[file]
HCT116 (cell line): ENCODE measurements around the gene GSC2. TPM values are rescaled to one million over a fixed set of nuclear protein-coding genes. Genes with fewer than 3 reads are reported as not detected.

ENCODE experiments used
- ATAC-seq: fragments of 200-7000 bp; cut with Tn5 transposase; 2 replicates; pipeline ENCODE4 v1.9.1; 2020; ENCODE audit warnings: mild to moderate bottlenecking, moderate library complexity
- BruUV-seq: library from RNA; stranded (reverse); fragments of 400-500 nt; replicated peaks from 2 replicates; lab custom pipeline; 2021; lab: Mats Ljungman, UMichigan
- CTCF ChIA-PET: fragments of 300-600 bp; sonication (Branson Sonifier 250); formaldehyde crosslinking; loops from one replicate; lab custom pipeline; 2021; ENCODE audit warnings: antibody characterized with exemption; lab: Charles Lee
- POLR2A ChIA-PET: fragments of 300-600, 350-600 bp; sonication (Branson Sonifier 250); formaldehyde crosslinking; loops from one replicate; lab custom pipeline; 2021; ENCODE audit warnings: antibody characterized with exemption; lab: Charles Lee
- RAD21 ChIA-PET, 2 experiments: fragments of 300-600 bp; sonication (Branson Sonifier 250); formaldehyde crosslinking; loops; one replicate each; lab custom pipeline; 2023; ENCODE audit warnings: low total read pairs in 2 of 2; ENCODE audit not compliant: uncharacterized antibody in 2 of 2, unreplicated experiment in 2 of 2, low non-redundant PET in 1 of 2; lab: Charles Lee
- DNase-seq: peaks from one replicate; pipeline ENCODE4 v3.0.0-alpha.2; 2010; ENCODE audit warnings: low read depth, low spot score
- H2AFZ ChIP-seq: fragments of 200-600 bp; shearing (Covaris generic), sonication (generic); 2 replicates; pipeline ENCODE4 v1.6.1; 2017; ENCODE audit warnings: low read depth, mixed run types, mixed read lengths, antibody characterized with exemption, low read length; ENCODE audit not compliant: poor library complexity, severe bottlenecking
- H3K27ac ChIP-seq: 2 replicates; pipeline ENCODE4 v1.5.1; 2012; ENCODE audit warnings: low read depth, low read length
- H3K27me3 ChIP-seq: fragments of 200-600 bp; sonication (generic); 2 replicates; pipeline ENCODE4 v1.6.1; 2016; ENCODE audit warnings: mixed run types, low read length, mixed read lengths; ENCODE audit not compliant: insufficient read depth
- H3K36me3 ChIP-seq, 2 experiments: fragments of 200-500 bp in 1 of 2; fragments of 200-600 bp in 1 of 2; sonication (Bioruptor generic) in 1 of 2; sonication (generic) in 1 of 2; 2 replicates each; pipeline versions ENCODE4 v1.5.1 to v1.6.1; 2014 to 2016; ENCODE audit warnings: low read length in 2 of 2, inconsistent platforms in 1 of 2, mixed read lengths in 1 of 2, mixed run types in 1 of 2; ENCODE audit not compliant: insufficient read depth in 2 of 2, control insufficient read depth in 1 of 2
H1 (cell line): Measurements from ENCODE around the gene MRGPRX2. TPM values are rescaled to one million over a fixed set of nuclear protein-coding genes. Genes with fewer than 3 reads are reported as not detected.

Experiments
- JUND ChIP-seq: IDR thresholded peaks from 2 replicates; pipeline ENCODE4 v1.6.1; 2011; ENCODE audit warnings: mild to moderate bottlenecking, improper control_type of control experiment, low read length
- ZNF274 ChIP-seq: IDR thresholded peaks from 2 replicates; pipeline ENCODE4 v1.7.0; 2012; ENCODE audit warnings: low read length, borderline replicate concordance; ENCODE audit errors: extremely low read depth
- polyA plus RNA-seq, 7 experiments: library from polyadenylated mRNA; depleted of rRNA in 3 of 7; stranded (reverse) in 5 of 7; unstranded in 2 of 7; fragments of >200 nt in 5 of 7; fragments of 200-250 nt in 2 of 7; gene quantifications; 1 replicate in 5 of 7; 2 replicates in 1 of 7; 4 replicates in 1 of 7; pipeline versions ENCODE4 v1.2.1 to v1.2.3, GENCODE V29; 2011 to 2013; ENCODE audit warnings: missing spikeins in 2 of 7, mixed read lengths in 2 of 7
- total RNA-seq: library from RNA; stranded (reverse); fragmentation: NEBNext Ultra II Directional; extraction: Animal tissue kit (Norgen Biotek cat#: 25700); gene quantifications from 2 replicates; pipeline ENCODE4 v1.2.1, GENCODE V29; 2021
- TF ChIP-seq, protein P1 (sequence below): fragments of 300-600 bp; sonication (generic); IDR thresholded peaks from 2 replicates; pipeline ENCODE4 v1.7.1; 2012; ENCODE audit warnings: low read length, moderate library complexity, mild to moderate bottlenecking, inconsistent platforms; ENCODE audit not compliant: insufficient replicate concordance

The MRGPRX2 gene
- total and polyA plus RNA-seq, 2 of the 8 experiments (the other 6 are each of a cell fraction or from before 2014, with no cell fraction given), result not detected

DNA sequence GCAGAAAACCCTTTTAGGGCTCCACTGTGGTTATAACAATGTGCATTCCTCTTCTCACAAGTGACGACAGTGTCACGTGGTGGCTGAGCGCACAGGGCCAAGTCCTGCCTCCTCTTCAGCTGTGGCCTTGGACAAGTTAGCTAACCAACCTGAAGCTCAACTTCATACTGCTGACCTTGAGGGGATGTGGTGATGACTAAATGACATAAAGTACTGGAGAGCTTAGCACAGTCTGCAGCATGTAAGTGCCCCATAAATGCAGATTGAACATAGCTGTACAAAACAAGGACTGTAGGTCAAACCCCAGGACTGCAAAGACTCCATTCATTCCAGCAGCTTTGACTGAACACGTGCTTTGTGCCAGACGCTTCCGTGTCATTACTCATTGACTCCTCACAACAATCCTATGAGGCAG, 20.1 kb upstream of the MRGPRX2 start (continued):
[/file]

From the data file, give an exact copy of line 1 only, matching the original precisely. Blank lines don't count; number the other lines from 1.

HCT116 (cell line): ENCODE measurements around the gene GSC2. TPM values are rescaled to one million over a fixed set of nuclear protein-coding genes. Genes with fewer than 3 reads are reported as not detected.